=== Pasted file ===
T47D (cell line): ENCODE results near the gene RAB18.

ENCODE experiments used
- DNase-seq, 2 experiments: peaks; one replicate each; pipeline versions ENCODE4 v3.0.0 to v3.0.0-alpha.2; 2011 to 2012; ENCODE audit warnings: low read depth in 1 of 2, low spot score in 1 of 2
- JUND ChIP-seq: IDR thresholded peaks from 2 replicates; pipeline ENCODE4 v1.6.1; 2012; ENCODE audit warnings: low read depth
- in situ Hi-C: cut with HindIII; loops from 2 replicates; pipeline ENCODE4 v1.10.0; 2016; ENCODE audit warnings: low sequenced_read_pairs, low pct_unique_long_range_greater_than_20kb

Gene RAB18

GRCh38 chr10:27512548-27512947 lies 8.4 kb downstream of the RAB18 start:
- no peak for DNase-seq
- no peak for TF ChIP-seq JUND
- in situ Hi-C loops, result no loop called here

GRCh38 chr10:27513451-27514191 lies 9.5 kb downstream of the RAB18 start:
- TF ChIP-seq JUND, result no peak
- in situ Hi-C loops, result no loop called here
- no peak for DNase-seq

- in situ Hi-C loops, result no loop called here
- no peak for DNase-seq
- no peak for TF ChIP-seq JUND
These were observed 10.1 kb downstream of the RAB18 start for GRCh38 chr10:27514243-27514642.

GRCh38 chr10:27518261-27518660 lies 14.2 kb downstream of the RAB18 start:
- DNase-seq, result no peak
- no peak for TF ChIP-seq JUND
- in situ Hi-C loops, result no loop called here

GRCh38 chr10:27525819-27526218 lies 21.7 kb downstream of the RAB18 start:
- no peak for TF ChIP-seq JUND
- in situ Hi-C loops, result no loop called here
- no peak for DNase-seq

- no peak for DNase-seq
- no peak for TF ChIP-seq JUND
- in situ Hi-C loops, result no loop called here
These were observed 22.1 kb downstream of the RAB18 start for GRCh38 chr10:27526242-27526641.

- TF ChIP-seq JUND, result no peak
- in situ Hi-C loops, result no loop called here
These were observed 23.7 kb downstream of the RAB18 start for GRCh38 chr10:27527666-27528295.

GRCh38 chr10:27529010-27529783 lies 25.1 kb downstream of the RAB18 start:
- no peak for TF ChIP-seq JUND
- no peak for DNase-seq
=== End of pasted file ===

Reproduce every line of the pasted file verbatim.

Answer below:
T47D (cell line): ENCODE results near the gene RAB18.

ENCODE experiments used
- DNase-seq, 2 experiments: peaks; one replicate each; pipeline versions ENCODE4 v3.0.0 to v3.0.0-alpha.2; 2011 to 2012; ENCODE audit warnings: low read depth in 1 of 2, low spot score in 1 of 2
- JUND ChIP-seq: IDR thresholded peaks from 2 replicates; pipeline ENCODE4 v1.6.1; 2012; ENCODE audit warnings: low read depth
- in situ Hi-C: cut with HindIII; loops from 2 replicates; pipeline ENCODE4 v1.10.0; 2016; ENCODE audit warnings: low sequenced_read_pairs, low pct_unique_long_range_greater_than_20kb

Gene RAB18

GRCh38 chr10:27512548-27512947 lies 8.4 kb downstream of the RAB18 start:
- no peak for DNase-seq
- no peak for TF ChIP-seq JUND
- in situ Hi-C loops, result no loop called here

GRCh38 chr10:27513451-27514191 lies 9.5 kb downstream of the RAB18 start:
- TF ChIP-seq JUND, result no peak
- in situ Hi-C loops, result no loop called here
- no peak for DNase-seq

- in situ Hi-C loops, result no loop called here
- no peak for DNase-seq
- no peak for TF ChIP-seq JUND
These were observed 10.1 kb downstream of the RAB18 start for GRCh38 chr10:27514243-27514642.

GRCh38 chr10:27518261-27518660 lies 14.2 kb downstream of the RAB18 start:
- DNase-seq, result no peak
- no peak for TF ChIP-seq JUND
- in situ Hi-C loops, result no loop called here

GRCh38 chr10:27525819-27526218 lies 21.7 kb downstream of the RAB18 start:
- no peak for TF ChIP-seq JUND
- in situ Hi-C loops, result no loop called here
- no peak for DNase-seq

- no peak for DNase-seq
- no peak for TF ChIP-seq JUND
- in situ Hi-C loops, result no loop called here
These were observed 22.1 kb downstream of the RAB18 start for GRCh38 chr10:27526242-27526641.

- TF ChIP-seq JUND, result no peak
- in situ Hi-C loops, result no loop called here
These were observed 23.7 kb downstream of the RAB18 start for GRCh38 chr10:27527666-27528295.

GRCh38 chr10:27529010-27529783 lies 25.1 kb downstream of the RAB18 start:
- no peak for TF ChIP-seq JUND
- no peak for DNase-seq